Blue-Collar Towns Struggle to Establish Their Own LGBT-Friendly Spaces

By Randy LoBasso
Add Comment Add Comment | Comments: 1 | Posted May. 2, 2012

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Let freedom ring: A flag-raising outside Philadelphia’s City Hall in late 2010 marked the first time a rainbow flag was raised next to the American flag at any municipal building.

Since it began in 1993 with the goal of advancing LGBT civil rights through education and activism, Equality Forum has exploded into the largest annual festival of its kind in the world, featuring five days of international organizations and panels with the goal of empowering the worldwide community.

It makes sense, of course, to host a discussion of this scale in one of the nation’s largest cities, where legislators have put a number of pro-LGBT laws on the books and where citizens are sending an openly gay legislator to our state Capitol in 2013.

But what about suburban, rural and blue-collar communities? In places like Highland, Ind., Joliet, Ill., and countless other small towns across the U.S., the LGBT community doesn’t always have the same resources, and many kids remain closeted until they’re able to venture out of the family home.

It’s with that in mind two Midwest groups, Rainbow Serenity and the Community Action Alliance of the Midwest, are hosting “Claiming Queer Space in a Blue Collar Town” on Saturday afternoon, as part of the Equality Forum Summit’s Collaborative Programs series.

The groups—one new and one old—seek to show how to claim queer space in places where, a couple decades ago, the mere suggestion would have sent chills up many a redneck’s spine. Like in Highland, Ind. The Chicago exurb near the border of Illinois and Indiana is home to about 20,000 people, a few oil refineries, steel mills and little in the way of LGBT community centers. That’s why John Wagman, his husband Brandon Wagman and a few others decided to begin Rainbow Serenity in June 2011.

Wagman describes Highland as “a very closeted community,” and knows from first-hand experience. “Especially with me being a steelworker in the past,” he says. “I’ll tell you now, it’s hard for anybody to know if anyone else is [LGBT] … there are quite a few in the community that just hide because they’re just too afraid of a lot of the problems they could face here.”

Rainbow Serenity—whose goal is to create “a safe and label-free environment”—is currently funded by its six-member board. The organization is in the process of applying for nonprofit status, but it’s been a struggle.

Wagman says he’s been turned down by countless lawyers throughout the rural Indiana area who don’t want to work with the LGBT community. Others, seemingly sympathetic to the crowd, are avoiding the startup, too. And that’s just to get the paperwork done.

“I’ve had people tell us, ‘Yeah, sure, we’ll help you do it,’ and the next thing you know they don’t call us back,” he says. “I’ve had local lawyers tell us straight up no, ‘Since you guys are helping the LGBT community, we do not support that … we don’t want to help you.’”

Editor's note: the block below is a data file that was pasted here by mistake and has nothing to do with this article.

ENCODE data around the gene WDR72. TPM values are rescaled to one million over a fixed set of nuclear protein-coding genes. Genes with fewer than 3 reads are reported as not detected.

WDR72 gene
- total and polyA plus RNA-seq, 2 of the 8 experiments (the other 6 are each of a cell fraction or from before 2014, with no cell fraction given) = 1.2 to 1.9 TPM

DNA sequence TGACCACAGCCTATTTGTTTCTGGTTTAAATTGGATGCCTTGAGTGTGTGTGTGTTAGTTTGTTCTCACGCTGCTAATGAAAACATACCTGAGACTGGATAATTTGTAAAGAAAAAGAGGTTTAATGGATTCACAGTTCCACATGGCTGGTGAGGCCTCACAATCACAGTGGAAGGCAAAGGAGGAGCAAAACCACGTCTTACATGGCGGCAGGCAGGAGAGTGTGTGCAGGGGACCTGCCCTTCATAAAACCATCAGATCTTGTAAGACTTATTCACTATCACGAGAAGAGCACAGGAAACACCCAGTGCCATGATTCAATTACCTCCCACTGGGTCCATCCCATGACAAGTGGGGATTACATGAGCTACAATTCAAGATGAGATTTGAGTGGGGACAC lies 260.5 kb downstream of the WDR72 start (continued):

Carrie Jacobs, executive director of the Attic Youth Center here in Philadelphia, says she had similar problems when trying to get that program up and running, back in 1993. “I was calling around to see where I could do LGBT youth services,” Jacobs remembers, “and everywhere I called said ‘There are no LGBTQ youth,’ or ‘We don’t want to be known as a gay agency.’”

When she finally found the original attic to house a pilot program, even the person who rented it out was cynical about what she was trying to do.

Jacobs notes that while discrimination is still prevalent in setting up community center similar to the Attic, she was dealing with both discrimination due to the AIDS epidemic of the 1980s and the denial of LGBT youth’s existence (in the early ’90s, she says, most people she ran into believed the only gay youth were those tricked or recruited by adults).

“The only funding I was able to get—I did it for a year and a half with no funding—was through HIV prevention dollars … nobody thought there were gay youth or didn’t want to know that there were.”

In hearing the reiterated story of Rainbow Serenity, Jacobs notes the rural, Midwest experience today is likely similar to the one she faced in the early ’90s.

Luckily, Rainbow Serenity has allies in the greater region, like the Community Alliance Action Network.

Started in 2005 with “six people sitting around the dining room table talking about how hard it is for LGBTQ people to connect in the suburbs,” says Alliance president Gini Lester.

After flirting with an online Meetup group, Lester says she was more interested in a physical location where the LGBT community in the Chicago suburbs could congregate.

A suburban location is important, she says, because not everyone can necessarily get into the big city on any given day to be with like-minded people. LGBT folks of all ages, sexes and creeds are served at the center, which, Lester says, is an important distinction in the Midwest.

“There’s the myth that LGBT people don’t support the elderly or provide services, but … we provide a place for all people to congregate,” she says. “The elderly, they’re usually not into the bar scene; they’re not into their church; they’re not going into the big city to play; they just want to hang out.”

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1. Katerina Rostova said... on May 2, 2012 at 04:11PM

“I think I know these people and you messed up the names. If you're trying to be a legit journalist, get your facts straight.”

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